One of the biggest barriers you’ll come across in compliance training is legalese: If your employees don’t understand what they’re reading, how can they know the benefits (and consequences) of following (or not following) protocol?
Legal language is complex, but it doesn’t have to be. In fact, plain language has many benefits and, when done correctly, basically no downsides. If you can master the art of legal simplification integrated with elements of an engaging and modern training experience, you’ll be on the right track to seeing positive, measurable results for your company’s compliance program. So, how can you start?
Set guidelines for your ideal content
Is your audience checking out whenever they come across the fine print? You may need to start with the foundation and revisit your language strategy. Recommendations include lowering your language level and using brief sentences. If you get stuck at this stage, look at real-world examples or sample language to inspire your writing team.
Regardless of your approach, you should consider setting guidelines for your content to ensure it fills all the shoes you need filled. What’s the maximum number of pages or scroll amount your learners can handle? How many words per paragraph is too many? Is this language a middle-schooler can understand?
Have a few people outside of the simplification team read over your working drafts. They can provide feedback on what makes sense, what doesn’t, and what’s just downright boring. As always, check with your stakeholders and legal team before implementing any changes as final. The idea is to represent all the same content in a more condensed, easy-to-understand language rather than cutting important protocol because “no one would read this anyway.”
Engage your target audience
Transforming text into plain language doesn’t mean it’ll magically become engaging. Compliance training especially, even annually, becomes stale when employees start to feel like they’ve been here before, they’ve heard it all, next please. How many times have you personally read through a chunk of legalese (Terms and Conditions, anyone?) and clicked “Accept” without a second thought?
The only way to truly see positive change in compliance is to identify and overcome compliance training barriers. If you can make your now-simplified language engaging, you stand a much better chance at making a lasting impression! Think about where employees are coming from as your audience—where do their job priorities fall in tandem with your company’s values? What’s the average age range of the individuals who will be taking the training? And, most importantly, why should they care?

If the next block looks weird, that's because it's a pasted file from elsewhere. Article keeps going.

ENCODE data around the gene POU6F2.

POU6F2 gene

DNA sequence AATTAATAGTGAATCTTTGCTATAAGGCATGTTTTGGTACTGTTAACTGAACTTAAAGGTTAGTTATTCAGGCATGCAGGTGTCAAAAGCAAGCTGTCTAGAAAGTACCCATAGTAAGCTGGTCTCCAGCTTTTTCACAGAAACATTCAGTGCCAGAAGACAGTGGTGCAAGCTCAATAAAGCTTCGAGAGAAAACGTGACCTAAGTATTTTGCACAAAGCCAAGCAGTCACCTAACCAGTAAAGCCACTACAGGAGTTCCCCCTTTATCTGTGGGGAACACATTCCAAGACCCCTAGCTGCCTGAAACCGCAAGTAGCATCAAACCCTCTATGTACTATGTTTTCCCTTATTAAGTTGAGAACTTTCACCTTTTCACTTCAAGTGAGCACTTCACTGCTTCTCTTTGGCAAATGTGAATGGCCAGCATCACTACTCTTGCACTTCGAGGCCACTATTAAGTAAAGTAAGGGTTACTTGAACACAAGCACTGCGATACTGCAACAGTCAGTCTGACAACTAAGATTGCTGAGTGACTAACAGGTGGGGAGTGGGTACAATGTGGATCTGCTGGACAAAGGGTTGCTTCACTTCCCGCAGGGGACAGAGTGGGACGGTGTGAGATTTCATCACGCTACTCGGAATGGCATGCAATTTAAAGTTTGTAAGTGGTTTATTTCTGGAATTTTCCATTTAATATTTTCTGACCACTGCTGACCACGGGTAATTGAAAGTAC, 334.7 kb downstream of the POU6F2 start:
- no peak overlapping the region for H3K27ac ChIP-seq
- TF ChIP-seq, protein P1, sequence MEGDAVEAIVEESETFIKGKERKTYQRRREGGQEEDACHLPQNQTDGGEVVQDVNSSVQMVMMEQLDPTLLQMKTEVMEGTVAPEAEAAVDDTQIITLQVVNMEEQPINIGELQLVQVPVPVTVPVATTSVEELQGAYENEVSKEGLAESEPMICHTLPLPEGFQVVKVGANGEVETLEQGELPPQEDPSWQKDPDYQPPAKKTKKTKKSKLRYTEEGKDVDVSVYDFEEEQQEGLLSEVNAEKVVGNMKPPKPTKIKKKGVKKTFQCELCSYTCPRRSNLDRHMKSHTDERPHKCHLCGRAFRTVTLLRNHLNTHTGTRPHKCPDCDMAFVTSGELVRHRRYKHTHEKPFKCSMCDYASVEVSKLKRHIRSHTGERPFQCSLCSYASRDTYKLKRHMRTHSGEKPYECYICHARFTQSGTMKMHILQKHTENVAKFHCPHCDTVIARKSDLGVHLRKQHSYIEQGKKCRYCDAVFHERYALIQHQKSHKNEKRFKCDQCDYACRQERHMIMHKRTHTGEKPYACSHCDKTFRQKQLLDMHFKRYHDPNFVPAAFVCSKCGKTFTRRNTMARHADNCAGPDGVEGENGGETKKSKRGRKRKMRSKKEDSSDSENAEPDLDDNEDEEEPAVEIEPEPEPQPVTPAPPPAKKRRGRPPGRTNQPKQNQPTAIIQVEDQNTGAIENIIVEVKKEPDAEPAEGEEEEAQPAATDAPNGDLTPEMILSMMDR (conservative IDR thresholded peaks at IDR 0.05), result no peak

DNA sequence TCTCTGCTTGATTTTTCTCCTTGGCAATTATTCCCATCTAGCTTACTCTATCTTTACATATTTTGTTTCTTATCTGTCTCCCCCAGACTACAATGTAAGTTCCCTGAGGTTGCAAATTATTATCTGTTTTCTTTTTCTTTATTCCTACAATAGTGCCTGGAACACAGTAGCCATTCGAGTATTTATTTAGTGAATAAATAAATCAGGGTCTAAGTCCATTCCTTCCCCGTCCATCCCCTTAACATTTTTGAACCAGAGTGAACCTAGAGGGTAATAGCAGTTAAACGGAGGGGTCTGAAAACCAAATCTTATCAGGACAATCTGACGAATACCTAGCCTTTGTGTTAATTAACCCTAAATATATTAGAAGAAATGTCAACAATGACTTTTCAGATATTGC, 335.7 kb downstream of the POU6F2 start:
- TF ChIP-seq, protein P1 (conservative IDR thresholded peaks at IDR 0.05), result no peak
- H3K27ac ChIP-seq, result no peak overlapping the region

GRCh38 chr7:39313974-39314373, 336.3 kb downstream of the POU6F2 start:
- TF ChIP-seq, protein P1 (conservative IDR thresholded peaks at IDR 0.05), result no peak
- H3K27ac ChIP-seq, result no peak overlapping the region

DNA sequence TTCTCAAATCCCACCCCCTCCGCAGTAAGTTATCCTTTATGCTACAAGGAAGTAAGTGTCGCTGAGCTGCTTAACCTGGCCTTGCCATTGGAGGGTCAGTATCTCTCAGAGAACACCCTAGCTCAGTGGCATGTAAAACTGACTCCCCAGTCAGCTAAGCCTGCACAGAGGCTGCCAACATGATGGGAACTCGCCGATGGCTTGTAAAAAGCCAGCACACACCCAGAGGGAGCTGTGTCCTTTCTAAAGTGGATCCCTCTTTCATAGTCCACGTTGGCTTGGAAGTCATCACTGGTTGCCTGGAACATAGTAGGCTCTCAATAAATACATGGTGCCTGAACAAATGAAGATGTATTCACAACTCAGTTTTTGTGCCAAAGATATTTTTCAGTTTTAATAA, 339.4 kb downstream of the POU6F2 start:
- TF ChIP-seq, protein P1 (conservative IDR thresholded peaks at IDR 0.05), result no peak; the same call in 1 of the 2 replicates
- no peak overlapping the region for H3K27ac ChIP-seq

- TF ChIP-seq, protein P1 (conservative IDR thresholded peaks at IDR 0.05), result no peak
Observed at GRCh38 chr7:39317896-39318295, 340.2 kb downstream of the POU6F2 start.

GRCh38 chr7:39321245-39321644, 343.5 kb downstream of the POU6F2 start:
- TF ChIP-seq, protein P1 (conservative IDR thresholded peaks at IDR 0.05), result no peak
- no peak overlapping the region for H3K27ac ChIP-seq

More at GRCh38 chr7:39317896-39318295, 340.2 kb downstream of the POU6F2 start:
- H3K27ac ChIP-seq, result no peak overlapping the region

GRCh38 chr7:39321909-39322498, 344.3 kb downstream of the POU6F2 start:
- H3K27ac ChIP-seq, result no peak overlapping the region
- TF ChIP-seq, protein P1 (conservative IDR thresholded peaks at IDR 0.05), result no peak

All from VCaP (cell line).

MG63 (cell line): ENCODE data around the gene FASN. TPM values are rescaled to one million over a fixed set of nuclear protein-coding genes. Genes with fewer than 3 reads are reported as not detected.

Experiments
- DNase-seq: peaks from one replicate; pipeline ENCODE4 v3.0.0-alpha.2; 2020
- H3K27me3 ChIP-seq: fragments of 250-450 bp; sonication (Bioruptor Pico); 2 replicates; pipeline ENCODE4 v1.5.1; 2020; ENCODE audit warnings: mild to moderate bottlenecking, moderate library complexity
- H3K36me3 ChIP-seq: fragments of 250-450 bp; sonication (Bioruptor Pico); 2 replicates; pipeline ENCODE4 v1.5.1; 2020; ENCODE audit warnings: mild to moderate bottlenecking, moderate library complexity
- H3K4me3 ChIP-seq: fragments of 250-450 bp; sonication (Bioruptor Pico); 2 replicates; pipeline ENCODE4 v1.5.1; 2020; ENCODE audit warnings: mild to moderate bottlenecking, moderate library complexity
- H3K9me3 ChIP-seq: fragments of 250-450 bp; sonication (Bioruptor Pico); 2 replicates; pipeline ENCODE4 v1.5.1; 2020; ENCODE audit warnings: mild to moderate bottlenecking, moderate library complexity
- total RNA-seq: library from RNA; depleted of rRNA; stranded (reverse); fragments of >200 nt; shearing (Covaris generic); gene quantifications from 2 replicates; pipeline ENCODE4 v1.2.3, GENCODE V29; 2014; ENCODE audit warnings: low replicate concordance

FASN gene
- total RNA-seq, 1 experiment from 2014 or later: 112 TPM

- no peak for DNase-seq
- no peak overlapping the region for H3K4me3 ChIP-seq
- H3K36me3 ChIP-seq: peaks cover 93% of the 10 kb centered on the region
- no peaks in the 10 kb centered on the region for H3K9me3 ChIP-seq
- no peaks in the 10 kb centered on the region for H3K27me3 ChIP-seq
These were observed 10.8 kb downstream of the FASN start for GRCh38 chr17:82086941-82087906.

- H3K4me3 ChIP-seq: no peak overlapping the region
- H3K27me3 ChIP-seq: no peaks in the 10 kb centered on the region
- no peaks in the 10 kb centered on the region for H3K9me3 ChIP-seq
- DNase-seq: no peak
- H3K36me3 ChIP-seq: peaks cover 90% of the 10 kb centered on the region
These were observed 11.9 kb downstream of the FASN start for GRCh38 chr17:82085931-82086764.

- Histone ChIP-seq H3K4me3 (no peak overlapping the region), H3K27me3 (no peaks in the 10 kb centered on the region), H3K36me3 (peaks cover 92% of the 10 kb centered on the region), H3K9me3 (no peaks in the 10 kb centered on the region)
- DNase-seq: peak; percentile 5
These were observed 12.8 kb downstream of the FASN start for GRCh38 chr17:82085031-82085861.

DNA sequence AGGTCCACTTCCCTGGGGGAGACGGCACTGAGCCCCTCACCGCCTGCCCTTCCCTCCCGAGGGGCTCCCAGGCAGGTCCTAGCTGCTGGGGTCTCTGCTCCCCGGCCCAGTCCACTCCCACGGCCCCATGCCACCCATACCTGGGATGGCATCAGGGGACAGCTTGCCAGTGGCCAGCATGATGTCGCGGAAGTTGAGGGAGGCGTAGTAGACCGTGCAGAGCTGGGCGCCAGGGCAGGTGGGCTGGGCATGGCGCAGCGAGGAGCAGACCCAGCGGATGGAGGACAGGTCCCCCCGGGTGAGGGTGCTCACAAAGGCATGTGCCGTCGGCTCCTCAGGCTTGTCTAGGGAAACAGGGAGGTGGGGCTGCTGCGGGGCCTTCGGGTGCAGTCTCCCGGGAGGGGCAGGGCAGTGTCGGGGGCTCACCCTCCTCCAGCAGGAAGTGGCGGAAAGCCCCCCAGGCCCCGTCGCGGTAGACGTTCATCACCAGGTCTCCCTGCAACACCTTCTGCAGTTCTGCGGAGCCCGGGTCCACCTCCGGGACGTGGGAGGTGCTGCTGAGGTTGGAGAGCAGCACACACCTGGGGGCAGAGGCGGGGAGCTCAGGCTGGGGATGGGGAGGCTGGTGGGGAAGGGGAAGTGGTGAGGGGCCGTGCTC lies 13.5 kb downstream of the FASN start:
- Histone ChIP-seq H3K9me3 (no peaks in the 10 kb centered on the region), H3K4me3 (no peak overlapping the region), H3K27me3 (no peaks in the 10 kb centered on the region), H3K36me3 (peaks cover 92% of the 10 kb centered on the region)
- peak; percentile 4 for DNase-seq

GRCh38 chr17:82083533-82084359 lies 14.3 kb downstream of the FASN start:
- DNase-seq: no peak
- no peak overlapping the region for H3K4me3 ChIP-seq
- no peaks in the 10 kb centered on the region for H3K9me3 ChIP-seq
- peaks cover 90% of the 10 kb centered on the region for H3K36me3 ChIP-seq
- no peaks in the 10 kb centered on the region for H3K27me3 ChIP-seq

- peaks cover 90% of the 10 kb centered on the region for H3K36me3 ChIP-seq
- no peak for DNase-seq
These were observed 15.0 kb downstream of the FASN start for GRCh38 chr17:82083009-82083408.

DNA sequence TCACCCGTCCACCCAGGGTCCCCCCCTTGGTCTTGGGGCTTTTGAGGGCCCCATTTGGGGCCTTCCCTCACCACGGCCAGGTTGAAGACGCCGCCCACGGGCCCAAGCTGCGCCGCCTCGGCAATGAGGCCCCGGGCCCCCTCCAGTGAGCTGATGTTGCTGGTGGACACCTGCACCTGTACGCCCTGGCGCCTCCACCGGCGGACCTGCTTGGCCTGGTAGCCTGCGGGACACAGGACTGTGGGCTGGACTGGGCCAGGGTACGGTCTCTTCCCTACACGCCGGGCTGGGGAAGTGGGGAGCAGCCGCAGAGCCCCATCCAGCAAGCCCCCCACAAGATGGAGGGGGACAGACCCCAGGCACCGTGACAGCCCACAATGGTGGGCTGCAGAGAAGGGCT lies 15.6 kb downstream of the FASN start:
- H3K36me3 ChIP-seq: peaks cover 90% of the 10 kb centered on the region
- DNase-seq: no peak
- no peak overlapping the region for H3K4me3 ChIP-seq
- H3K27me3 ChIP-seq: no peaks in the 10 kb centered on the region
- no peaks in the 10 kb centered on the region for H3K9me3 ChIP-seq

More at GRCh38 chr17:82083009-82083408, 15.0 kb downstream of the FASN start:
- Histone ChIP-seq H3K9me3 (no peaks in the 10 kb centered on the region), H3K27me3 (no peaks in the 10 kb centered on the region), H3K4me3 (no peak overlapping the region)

Use real-world examples
This is the stage where you can really drive home the “why.” Why is this message important for the company? For co-workers? And, most importantly, the individual? A program is as effective as it is authentic. Unless you can back up your lessons with relatable scenarios that demonstrate your policies, you risk your learners completing the training and then forgetting what they learned.
Need some ideas? Take a look at one of our modern examples of compliance training in action to help inspire your own efforts in creating memorable experience.
In the end, compliance training boils down to one main goal: encourage improvement in positive compliance practices, viewable through measurable results. Reach your learners by meeting them half-way and creating a program that’s fit for them in a language they can understand—preferably on their own, with the option to ask questions whenever they need it. Show them that their own personal success and the success of the company can be achieved through one united, simple solution.